The 2019 NBA finals is also a battle between the underprivileged and the ‘comfortable’.

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First half Finals vi👁ws (2/3)

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“I’ve been an underdog my entire life.”—Fred VlanVleet at his draft party after being undrafted.

While you’ve heard of Steph Curry’s sharpshooting father, Dell (former Raptor) and Klay Thompson’s father, Michael, who was a big man for the Lakers, the family history and background of the Raptors are far humbler.

Apart from Drake, who’s not on the team, the Raps is a quiet team and the players are, for the most part humble, don’t talk a lot of trash. During the game two pregame interview on Saturday afternoon, a reporter asked Kawhi, “What do you think the effect is on your opponent when you don’t get all charged up when things happen in a game?” In response, Kawhi simply said. “I’m not sure. I don’t think about what they’re thinking.” Being the only Canadian-based team in the NBA today, the Raps seem to get less attention from U.S media, which leads to words like “quiet”, “under the radar”, and “underdog” is used to describe the team.

With the Raptors making it to the finals for the first time in franchise history, Torja takes a look at the stories of these underdogs from around the world who make up this 2019 Eastern Conference champions and how their thoughts on Toronto.

#2 Kawhi Leonard

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Fun guys don't feel pressure 💁🏽‍♂️

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“Some people believe that you are the best player in the world right now. What are your thoughts on that, Kawhi?”
“I don’t care about being the best player. I care about being the best team.”

Born in Riverside, California in 1991 to divorced parents, Kawhi grew up living with his mother. The time he spent with his father was limited but Mark Leonard, who owned a car wash in Compton, would teach Kawhi, form a young age, the impotence of an honest day’s work. The two will also train together, lift weights and practice. In 2008, when closing his car wash, Mark Leonard was approached by several men and an argument took place. One of the suspects shot Kawhi’s father to death. After the event, Kawhi was more motivated than ever, woke up at 5 to train, lift, and workout before classes, and after school, would go to three different gyms to run drills. Kawhi becomes a four-star recruit and accepted a scholarship from San Diego State University and earned a two-time first-team selection while leading the school to the sweet sixteen.

With the fifteenth pick of the 2011 NBA draft, the Indiana Pacers selected Kawhi Leonard but minutes after was traded to the San Antonio Spurs, where he signed a multi-year deal. Playing aside legendary players such as Tony Parker, Tim Duncan, and Manu Ginobili, Kawhi reached the NBA finals in just his second season. Kawhi’s quiet demeanour, serious work ethics, and attitude fit well with Coach Popovitch’s philosophy. Though the Spurs lost in 7 games to the Heat in 2013, the Spurs, in a rematch against the Heat in 2014, would defeat Lebron and Kawhi, with his excellent defense on James, would earn himself the Finals MVP award. At the age of 22, Kawhi quickly established himself as one of the best defenders and overall players in the entire world. Kawhi is also the third youngest to ever received the finals MVP award, which he received on Father’s Day, 2013.

In the 2018-2019 season, Kawhi led the Raptors to their first ever NBA finals and is performing better than ever.

#43 Pascal Siakam

Also known as Spicy P, Pascal Siakam barely watched the NBA until his late teens. Born in Cameroon, he, like many others, was a massive soccer fan. His father was the Mayer of the town and Spicy P focused on academics and sports growing up. When he was in High School, he attended a basketball camp in Cameroon, where he met his future teammate on the Raptor’s, Serge Ibaka. Back then, because Pascal has just started playing basketball, he had no idea who Ibaka was and was subsequently confused as to why everyone around him was so excited to meet Serge. Soon after the camp, a coach from Texas recruited Pascal and convinced him to play in the US. He was, however, too old for the high school team and only played there for a year. But soon after, Spicy P was recruited by New Mexico State University and become their top scorer.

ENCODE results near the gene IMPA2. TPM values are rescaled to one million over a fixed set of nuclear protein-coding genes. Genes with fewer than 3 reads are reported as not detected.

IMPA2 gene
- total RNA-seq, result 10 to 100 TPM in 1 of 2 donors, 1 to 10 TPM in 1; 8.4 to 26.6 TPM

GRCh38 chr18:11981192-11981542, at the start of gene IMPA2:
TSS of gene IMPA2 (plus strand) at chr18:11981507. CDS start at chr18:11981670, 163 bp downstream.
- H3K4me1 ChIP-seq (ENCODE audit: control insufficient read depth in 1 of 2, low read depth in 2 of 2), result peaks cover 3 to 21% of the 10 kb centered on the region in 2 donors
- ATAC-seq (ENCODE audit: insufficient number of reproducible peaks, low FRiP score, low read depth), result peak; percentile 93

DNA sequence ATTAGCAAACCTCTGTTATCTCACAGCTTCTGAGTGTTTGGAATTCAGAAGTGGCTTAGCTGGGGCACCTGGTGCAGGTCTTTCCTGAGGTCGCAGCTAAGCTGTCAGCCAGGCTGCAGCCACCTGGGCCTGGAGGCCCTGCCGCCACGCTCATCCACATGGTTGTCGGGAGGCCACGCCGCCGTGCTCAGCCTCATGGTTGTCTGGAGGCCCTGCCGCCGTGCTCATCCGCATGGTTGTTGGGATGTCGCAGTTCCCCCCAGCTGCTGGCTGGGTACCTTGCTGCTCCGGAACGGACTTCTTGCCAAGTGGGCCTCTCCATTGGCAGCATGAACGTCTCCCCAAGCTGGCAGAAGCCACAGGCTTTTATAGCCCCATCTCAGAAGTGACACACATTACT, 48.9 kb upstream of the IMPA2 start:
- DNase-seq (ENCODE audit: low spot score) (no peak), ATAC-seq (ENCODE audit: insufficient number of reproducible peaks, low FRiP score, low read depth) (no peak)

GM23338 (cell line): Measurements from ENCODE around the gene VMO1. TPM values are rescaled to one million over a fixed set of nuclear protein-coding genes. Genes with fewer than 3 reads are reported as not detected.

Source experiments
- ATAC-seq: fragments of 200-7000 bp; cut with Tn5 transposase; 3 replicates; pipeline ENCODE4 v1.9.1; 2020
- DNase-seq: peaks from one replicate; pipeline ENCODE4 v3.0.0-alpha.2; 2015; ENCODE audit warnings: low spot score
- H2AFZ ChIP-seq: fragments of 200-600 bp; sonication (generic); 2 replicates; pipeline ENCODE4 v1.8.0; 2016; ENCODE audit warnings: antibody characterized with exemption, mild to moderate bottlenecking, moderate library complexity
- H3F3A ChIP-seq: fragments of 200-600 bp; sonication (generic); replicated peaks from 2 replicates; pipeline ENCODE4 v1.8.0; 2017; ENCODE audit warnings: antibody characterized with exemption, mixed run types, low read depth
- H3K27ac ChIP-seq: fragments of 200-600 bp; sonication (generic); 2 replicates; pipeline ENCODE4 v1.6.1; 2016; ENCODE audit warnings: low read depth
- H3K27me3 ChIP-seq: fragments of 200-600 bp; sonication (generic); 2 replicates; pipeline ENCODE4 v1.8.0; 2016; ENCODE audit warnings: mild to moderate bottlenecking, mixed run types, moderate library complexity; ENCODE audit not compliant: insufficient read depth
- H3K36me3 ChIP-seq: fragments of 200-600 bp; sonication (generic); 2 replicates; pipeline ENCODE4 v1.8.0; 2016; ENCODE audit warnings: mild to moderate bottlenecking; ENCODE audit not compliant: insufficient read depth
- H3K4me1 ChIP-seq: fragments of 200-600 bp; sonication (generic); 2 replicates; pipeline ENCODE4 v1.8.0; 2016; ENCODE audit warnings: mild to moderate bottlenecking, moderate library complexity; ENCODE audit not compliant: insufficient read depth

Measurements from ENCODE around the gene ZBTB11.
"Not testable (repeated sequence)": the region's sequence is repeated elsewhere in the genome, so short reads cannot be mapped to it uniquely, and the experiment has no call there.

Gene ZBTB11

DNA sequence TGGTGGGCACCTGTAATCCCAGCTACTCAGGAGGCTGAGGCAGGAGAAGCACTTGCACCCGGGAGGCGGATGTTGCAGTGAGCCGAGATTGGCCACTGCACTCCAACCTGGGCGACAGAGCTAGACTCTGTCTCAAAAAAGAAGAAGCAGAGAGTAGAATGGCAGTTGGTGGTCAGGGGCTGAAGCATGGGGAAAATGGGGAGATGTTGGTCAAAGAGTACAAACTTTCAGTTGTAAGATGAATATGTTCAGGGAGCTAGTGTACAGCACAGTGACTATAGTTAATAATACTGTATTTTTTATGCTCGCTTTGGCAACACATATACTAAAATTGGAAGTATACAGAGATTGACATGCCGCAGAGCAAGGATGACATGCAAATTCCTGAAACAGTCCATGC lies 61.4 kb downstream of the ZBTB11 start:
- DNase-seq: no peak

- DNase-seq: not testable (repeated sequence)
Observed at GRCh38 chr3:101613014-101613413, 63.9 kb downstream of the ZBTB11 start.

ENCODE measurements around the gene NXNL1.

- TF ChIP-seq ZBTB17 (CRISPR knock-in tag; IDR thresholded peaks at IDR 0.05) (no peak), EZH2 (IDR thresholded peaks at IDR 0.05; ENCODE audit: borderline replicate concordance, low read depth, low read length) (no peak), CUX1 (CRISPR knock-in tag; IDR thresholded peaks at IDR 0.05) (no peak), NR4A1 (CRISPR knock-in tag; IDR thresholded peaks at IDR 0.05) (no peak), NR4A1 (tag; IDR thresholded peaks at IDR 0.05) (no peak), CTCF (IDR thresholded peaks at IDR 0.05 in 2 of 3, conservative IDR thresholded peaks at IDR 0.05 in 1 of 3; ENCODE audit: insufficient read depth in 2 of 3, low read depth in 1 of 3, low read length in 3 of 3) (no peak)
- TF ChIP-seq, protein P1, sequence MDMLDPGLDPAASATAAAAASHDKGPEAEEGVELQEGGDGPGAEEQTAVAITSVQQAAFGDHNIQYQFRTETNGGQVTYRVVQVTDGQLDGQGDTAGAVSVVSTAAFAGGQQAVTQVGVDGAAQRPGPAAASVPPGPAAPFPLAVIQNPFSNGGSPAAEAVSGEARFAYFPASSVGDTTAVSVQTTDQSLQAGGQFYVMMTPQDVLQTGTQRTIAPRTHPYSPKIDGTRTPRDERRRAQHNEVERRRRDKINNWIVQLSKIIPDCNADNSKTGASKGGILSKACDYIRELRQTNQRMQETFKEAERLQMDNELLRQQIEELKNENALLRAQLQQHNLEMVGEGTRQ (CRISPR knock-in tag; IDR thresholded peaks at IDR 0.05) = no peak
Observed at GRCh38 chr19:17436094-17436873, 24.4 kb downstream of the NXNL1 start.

During his college years, his father passed away in an accident. Pascal was unable to return home to attend the funeral but had said that his teammates and coaches back then were supportive of him, which helped him go through his grieving years. In the press conference prior to Game 1, Pascal spoke about this and noted that that was the point in which he decided to do the best he can for his dad, who made him the person he is today.

Pascal’s play-style also reflects his upbringing and personality. He is 6’9, with the soft touch of a guard and the length of a big man. Perhaps because he started playing basketball at such a late stage, his play style is unconventional—position less—can rebound, push the ball up the court and score at the same time—which is very common amongst successful all-around players in the league today. He likes to post up and use creative spin moves to finish around to rim. He is lengthy and is a solid defender on the defensive end of the floor as well.

With the Twenty-seventh overall pick in the 2016 NBA draft, the Toronto Raptors drafted Pascal Siakam. In his first year, Spicy P bounced between the Raptor’s G-League team and their main roaster. This season, however, with his humble and positive attitude to the game, Pascal is a MIP candidate and has established himself to be a future star for the Raptors. In game 1 of the 2019 NBA finals, he scored a team-high 32 points, joining Michael Jordan and Magic Johnson as the only scorers with a 30-point game in a finals debut.

Born in Cameroon, Spicy P is fluent in French and often tries to address the French-speaking people of Canada whenever he has a chance:

The 2018-2019 Raptor’s team is also filled with ‘underdogs’, players who were second-round picks, former D-league players, and even went undrafted to start their career. These players, though didn’t start their careers as high prospects, fill the core of the Toronto roster and helped the 2018-2019 team succeed.

#23 Fred VanVleet

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82(64) ✔️🔒